Potential of Robots as Next-Generation Technology for Clinical Assessment of Neurological Disorders and Upper-Limb Therapy

By Scott, Stephen H.; Dukelow, Sean P. | Journal of Rehabilitation Research & Development, April 2011 | Go to article overview

Potential of Robots as Next-Generation Technology for Clinical Assessment of Neurological Disorders and Upper-Limb Therapy


Scott, Stephen H., Dukelow, Sean P., Journal of Rehabilitation Research & Development


INTRODUCTION

Over the last 100 years, radical changes have occurred in the assessment and treatment of disease. Blood tests now provide a wealth of information on the function of many organs, genetic testing can predict some diseases, and imaging techniques provide detailed quantitative information on the anatomical structure of the body. Substantial changes have also occurred in the treatment of disease. These include advances in pharmacological interventions and biomedical devices such as cardiac pacemakers, prosthetic limbs, and cochlear implants to ameliorate the effects of dysfunction. These advances reflect the transfer of knowledge and increased use of technology from basic research to clinical practice.

Not all fields of medicine have been equally influenced by technology. With the exception of advances in structural and functional imaging, neurological assessment is still largely based on a clinician's perceptual decisions when monitoring the behavioral performance of the patient, such as testing the briskness of the muscle stretch reflex with a hammer tap or observing the range of motion and movement of a joint. This reliance on subjective assessment tools reflects the keen ability of the human perceptual system to observe even subtle differences between normal and abnormal behavior and the difficulty to develop technologies to replicate this ability of human observation. Although assessment tools have evolved to quantify sensory, motor, and cognitive deficits using clinician-based measurement systems, these approaches remain inherently subjective.

Correspondingly, rehabilitation approaches for neurological disorders such as for stroke or traumatic brain injury remain largely based on one-on-one interactions between patient and therapist. Rehabilitation approaches vary widely across practitioners with little evidence to support why one approach is better than another [1-3].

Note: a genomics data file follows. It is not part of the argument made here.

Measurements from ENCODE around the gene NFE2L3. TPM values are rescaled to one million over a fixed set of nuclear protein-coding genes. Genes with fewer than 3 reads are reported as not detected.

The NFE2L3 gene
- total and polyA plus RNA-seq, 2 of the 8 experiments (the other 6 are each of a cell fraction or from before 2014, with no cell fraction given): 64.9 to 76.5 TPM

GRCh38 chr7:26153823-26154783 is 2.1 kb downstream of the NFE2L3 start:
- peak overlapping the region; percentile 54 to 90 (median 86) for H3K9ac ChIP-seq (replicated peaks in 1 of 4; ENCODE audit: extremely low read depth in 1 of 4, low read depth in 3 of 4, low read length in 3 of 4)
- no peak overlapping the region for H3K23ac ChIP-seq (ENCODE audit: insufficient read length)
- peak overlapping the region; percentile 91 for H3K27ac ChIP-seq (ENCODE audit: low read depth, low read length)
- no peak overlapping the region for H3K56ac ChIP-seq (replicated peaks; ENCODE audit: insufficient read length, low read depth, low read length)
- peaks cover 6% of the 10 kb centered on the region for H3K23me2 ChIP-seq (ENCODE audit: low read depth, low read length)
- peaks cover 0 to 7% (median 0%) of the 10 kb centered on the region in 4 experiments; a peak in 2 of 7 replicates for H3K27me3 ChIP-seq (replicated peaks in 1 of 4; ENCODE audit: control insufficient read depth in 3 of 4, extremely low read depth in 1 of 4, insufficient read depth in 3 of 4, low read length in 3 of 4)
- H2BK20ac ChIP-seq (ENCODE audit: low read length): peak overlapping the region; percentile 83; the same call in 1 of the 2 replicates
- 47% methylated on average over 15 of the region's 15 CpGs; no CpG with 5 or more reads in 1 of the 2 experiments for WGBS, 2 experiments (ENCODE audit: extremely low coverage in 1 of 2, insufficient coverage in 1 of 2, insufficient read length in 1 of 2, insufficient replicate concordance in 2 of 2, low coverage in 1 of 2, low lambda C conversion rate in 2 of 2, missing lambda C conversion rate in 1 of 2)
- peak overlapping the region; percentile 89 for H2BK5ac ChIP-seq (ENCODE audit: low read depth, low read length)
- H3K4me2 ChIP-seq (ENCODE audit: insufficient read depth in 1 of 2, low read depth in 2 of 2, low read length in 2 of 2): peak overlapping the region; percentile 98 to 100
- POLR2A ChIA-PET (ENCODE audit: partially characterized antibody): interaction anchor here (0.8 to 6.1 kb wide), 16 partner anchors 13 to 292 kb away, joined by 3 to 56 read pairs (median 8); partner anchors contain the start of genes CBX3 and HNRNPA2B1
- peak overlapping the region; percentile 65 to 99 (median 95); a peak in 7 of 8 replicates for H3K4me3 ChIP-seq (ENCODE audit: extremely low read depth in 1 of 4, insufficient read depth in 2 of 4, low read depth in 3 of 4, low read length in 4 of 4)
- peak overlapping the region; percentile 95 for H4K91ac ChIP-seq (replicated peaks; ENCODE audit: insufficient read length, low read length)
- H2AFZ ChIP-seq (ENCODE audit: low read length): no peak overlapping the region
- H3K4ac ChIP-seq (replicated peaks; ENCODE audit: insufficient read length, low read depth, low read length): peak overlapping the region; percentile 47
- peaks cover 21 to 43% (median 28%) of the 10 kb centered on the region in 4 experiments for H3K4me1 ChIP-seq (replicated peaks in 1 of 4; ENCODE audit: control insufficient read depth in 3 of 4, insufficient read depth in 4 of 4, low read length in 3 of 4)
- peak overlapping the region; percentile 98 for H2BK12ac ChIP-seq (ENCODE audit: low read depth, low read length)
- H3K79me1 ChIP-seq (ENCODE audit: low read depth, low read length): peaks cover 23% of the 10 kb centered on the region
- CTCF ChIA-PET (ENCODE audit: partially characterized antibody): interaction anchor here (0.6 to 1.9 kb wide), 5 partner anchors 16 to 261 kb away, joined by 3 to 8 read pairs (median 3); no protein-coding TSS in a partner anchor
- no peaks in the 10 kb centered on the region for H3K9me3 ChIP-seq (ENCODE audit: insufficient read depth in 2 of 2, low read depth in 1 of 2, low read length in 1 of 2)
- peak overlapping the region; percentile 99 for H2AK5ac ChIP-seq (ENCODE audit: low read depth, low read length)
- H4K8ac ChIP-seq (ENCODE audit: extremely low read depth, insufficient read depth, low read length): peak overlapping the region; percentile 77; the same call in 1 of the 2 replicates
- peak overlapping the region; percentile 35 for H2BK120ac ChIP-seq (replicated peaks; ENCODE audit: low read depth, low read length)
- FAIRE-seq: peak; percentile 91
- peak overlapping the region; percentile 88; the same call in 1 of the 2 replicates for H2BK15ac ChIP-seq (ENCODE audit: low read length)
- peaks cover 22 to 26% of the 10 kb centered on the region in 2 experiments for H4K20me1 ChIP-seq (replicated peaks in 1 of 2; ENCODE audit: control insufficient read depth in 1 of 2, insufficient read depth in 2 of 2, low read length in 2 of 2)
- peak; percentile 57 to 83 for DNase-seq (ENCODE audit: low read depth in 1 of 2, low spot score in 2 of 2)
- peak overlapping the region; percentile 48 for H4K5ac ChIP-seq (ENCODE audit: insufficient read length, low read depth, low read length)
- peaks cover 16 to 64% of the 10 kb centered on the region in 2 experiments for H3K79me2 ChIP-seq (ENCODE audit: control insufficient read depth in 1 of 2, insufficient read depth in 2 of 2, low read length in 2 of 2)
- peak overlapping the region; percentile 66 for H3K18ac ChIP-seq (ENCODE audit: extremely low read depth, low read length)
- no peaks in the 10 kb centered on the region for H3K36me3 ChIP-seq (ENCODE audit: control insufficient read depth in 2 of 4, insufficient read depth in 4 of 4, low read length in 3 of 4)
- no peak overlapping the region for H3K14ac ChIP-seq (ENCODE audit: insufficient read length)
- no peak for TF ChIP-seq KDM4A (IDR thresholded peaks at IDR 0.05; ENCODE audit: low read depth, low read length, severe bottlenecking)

The result is a vicious circle between neurological assessment and neurorehabilitation: the lack of sensitive tools to quantify dysfunction makes demonstrating the effectiveness of novel therapeutic approaches difficult, and limited improvement by existing treatments as measured by current assessments implies no need for better assessment tools.

Our purpose with this review is to suggest that the time may be right for a profound change in neurological assessment and neurorehabilitation, particularly related to stroke and traumatic brain injury. Our hypothesis is that robotic technologies can provide a radically new and effective approach to clinical assessment of brain function and rehabilitation. This approach also takes advantage of advances in our understanding of brain function to develop a range of behavioral tasks to assess the various brain circuits that support sensory, motor, and cognitive function. As well, it highlights how these same technologies can be used for rehabilitation in subjects following stroke.

Over the last 40 years, our understanding of how the brain supports sensory, motor, and cognitive function has substantially increased [4-5]. Behavioral studies on humans have identified how we use sensory input to the brain to perceive the world around us, make decisions, and guide our highly skilled and flexible motor actions. Anatomical tracing techniques highlight the anatomical connectivity among different brain regions. Neurophysiological studies in awake, behaving animals have uncovered how neural activity in various brain regions correlates with various sensory, motor, and cognitive functions. In turn, clinical research on various patient groups have highlighted how damage in even small portions of the brain can have a profound impact on brain processing.

The culmination of these studies forms several basic principles about brain function. First, sensory and motor systems work together to permit us to move and interact in the environment and create our perception of the world. …

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